On Steigerei­land, in Ams­ter­dam, Pieter Wei­j­nen built his own exper­i­men­tal energy effi­cient wooden home. The house is painted a vibrant blue, refer­ring to the tra­di­tional dike houses of nearby Durgerdam.

Spa­cious­ness is the key­word in this design. The ground floor con­sists of a roomy live-​in kitchen. Enter­ing the home, the first thing you notice is the lounge hang­ing from the ceil­ing like a float­ing island. The bot­tom of this con­trap­tion is shaped like the belly of a whale and clad in cop­per. The shape has been inter­preted as a boat or a bas­ket, giv­ing the space below a homely atmos­phere. Together with the float­ing lounge, the seven meter high space cre­ates a ver­ti­cal loft. To make the most use of the space, Wei­j­nen wanted to avoid load bear­ing walls as much as pos­si­ble. To ensure sta­bil­ity, he used old dock­ing poles as diag­o­nal braces behind the front wall. All the walls and floors are made of mas­sive, lam­i­nated Lenotec spruce wood.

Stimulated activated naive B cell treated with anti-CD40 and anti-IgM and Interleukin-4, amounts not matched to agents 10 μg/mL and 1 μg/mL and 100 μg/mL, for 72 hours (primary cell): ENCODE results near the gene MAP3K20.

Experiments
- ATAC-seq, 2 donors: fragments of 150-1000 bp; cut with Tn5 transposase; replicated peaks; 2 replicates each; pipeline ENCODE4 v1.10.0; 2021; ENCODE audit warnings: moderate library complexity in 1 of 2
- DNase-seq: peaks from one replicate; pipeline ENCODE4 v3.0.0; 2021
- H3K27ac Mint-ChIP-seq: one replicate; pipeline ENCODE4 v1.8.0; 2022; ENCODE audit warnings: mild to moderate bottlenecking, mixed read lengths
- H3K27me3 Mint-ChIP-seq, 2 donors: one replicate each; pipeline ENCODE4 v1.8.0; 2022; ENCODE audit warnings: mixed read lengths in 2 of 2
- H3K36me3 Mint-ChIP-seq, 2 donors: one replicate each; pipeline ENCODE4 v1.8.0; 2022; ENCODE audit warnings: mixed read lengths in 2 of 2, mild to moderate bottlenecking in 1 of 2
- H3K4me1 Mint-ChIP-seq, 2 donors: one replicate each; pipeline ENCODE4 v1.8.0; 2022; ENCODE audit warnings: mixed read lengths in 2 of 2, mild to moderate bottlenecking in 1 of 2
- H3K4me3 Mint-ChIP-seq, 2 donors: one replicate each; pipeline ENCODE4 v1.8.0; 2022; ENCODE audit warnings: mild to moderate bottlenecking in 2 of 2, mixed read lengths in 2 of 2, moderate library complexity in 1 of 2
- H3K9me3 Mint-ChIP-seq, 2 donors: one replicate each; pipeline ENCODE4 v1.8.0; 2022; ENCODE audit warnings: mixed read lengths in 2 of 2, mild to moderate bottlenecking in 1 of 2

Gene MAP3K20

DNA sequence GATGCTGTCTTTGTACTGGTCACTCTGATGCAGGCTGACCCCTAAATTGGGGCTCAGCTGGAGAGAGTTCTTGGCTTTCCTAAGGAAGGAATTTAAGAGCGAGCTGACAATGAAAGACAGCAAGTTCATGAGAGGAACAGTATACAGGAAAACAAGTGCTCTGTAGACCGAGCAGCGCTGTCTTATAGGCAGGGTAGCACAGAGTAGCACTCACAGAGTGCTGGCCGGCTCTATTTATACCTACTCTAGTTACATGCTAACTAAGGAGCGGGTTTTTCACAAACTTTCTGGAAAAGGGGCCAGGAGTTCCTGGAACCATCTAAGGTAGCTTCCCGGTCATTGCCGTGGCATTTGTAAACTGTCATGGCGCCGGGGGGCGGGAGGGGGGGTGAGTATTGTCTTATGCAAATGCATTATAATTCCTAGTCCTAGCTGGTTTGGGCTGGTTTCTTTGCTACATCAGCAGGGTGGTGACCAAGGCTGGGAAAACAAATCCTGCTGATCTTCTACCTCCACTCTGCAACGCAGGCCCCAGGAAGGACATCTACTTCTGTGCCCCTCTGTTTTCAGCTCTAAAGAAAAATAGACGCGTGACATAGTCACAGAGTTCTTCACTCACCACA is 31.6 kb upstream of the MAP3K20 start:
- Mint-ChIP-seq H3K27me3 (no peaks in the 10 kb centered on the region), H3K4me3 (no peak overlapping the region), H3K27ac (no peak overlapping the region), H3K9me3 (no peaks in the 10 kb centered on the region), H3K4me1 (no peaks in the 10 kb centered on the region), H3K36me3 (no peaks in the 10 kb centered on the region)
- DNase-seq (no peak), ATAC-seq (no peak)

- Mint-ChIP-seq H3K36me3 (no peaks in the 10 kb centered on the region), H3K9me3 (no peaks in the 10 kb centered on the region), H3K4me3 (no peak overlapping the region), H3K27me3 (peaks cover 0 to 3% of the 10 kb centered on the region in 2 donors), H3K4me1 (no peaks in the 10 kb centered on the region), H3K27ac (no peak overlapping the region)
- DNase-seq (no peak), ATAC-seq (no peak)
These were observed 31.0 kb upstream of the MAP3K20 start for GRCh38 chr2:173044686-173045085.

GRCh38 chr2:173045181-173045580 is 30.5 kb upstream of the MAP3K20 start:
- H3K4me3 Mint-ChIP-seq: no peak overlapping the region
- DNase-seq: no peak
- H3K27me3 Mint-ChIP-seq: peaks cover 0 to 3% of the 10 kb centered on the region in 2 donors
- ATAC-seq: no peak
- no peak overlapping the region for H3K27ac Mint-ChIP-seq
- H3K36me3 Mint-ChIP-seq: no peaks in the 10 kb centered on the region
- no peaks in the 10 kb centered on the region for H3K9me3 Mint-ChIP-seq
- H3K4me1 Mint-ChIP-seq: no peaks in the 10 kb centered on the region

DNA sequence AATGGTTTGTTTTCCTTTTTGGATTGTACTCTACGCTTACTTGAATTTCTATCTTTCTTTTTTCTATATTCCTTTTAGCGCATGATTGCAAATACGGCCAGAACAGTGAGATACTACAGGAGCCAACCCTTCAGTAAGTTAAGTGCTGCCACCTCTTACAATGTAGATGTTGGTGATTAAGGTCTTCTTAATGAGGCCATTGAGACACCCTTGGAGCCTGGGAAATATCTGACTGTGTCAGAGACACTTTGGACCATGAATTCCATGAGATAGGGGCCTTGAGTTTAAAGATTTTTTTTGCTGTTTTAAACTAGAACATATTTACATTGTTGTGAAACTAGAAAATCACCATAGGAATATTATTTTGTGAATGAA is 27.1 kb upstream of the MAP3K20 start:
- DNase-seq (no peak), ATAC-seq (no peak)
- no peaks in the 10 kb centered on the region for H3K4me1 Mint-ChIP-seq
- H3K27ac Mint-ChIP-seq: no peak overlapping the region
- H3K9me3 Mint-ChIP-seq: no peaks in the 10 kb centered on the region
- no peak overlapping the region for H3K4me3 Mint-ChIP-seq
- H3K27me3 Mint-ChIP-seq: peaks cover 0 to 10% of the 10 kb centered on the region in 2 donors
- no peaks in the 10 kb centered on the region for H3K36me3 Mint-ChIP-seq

Sus­tain­able use of energy is a lead­ing prin­ci­ple for the house on Steigerei­land. The glass façade fac­ing south, lets in plenty of day­light and sun heat. The cool­ing sys­tem is inspired by old Ara­bian cool­ing tow­ers. Air from the house is pumped into an under­ground pipe from which the cooled air will be led back to the house. A tank under the roof ter­race col­lects rain­wa­ter, which is used for the wash­ing machine and the toi­lets. Plenty of recy­cled mate­ri­als were used build­ing this wooden home. The large beams in the front are old dock­ing poles from the IJ, and the fur­ni­ture in the children’s room is made of used cheese shelves. The cop­per cladding on the float­ing lounge, used to be on top of the roof of a church.

FARO Architecten Lisserbroek

land­goed de olmen­horst
lis­ser­weg 487d
2165 as lisserbroek

ves­tig­ing oost
oude kraan 72
6811 ll arnhem

+31 (0) 252 414777
info@​faro.​nl

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